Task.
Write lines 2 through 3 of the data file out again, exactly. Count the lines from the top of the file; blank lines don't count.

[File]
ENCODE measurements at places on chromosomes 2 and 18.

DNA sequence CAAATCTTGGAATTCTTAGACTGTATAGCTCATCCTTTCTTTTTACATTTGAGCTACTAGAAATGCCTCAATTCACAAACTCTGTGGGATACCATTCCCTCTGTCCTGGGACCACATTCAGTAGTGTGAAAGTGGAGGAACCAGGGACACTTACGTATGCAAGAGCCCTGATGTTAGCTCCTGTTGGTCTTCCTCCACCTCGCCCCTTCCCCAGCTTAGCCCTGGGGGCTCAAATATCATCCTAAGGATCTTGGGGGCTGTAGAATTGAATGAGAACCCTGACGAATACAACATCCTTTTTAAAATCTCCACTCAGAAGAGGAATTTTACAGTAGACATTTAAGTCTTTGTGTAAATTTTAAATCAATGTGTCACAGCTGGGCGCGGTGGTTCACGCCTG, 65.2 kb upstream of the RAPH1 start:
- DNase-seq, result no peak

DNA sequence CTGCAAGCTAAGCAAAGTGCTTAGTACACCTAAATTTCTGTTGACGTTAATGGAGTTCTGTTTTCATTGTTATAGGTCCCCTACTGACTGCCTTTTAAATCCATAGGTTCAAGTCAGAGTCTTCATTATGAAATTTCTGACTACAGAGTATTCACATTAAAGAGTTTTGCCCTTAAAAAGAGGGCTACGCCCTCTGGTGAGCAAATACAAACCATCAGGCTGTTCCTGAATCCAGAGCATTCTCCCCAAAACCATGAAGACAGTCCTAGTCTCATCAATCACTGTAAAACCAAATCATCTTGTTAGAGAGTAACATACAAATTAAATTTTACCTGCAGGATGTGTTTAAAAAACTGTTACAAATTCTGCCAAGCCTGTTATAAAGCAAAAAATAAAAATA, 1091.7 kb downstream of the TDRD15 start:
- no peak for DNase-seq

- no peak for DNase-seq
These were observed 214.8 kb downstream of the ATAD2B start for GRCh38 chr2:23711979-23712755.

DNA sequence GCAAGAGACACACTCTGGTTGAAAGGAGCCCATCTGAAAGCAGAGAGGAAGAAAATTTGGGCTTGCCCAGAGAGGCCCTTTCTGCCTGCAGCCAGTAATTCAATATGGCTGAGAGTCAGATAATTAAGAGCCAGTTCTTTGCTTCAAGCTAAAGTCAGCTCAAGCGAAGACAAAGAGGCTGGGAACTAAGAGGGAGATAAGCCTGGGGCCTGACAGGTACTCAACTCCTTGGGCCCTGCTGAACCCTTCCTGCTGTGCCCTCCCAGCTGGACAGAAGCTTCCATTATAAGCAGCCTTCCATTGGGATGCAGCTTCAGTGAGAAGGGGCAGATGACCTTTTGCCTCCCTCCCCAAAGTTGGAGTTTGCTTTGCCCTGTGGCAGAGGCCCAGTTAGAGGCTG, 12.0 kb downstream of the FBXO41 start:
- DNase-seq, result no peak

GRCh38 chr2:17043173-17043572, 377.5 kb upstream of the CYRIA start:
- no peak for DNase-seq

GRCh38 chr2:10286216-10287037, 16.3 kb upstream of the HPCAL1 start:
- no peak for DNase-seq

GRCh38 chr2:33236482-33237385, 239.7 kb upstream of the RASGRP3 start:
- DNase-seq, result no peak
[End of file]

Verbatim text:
DNA sequence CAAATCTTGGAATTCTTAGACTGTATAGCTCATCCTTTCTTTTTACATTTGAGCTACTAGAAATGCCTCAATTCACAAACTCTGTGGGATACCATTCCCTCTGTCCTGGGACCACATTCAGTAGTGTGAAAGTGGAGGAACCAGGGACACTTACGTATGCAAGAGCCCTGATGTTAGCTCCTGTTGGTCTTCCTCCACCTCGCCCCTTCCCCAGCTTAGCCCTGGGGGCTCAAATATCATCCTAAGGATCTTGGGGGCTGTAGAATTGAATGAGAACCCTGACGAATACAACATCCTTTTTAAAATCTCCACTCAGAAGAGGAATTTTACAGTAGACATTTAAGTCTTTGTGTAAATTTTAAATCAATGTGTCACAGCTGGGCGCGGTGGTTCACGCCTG, 65.2 kb upstream of the RAPH1 start:
- DNase-seq, result no peak